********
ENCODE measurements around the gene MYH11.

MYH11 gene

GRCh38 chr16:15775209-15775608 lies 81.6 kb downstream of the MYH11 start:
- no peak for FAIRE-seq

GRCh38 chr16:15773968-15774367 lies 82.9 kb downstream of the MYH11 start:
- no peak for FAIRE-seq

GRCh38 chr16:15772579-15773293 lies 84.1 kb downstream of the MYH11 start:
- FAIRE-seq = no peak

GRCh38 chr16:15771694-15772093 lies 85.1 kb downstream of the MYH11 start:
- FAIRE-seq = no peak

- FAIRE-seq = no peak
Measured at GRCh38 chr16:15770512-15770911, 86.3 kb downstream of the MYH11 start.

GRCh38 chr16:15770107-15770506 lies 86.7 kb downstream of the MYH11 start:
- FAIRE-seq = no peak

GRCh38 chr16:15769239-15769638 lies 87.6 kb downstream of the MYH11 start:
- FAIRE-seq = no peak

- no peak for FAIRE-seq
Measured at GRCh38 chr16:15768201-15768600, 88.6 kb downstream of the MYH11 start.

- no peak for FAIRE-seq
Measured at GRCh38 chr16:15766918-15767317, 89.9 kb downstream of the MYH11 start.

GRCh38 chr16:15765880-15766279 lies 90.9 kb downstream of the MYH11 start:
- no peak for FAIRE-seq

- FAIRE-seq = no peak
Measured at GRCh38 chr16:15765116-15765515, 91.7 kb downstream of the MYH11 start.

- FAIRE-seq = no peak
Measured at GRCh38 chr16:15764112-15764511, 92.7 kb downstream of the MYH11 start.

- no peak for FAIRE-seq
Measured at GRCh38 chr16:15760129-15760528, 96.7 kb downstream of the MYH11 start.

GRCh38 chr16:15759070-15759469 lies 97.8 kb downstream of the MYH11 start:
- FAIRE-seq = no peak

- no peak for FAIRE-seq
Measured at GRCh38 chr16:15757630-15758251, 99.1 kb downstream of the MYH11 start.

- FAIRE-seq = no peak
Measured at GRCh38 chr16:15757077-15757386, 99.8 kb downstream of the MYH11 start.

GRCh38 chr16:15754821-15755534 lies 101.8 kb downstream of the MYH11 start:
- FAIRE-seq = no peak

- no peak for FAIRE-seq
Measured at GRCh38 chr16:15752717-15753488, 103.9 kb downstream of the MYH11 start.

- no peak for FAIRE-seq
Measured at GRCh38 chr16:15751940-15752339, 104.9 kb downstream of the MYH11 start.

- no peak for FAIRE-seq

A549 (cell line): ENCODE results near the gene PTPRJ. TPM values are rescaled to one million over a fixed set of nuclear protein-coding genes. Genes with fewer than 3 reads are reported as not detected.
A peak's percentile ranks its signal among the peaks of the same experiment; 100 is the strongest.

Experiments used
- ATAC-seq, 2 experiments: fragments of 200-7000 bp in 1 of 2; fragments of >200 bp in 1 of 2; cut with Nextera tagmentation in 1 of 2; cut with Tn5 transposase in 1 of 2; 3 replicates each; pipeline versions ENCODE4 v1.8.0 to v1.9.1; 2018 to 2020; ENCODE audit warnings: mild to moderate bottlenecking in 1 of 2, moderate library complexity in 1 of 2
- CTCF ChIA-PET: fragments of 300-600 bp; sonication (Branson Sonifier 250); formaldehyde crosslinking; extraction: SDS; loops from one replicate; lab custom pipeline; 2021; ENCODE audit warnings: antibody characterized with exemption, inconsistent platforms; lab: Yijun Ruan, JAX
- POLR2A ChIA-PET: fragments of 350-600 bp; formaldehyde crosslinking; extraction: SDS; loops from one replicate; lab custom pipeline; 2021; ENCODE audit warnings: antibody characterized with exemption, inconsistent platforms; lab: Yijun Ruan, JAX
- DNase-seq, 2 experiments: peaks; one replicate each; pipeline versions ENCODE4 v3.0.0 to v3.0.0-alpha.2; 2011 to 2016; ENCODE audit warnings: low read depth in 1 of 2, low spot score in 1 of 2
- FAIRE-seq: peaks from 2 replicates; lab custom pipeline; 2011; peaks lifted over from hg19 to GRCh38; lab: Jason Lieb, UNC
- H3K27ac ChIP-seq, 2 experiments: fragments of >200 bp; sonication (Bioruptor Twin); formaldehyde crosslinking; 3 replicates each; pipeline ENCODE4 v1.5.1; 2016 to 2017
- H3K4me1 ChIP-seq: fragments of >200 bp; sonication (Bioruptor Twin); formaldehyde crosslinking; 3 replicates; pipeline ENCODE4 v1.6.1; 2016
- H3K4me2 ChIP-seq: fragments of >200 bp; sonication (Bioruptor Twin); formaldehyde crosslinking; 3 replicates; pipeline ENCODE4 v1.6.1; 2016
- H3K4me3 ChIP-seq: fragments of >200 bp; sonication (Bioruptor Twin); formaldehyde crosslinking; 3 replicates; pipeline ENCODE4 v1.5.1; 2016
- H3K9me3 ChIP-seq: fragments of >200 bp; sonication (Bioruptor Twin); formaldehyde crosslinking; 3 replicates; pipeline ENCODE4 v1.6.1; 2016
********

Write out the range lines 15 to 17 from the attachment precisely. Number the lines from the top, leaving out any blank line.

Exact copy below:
GRCh38 chr16:15769239-15769638 lies 87.6 kb downstream of the MYH11 start:
- FAIRE-seq = no peak

- no peak for FAIRE-seq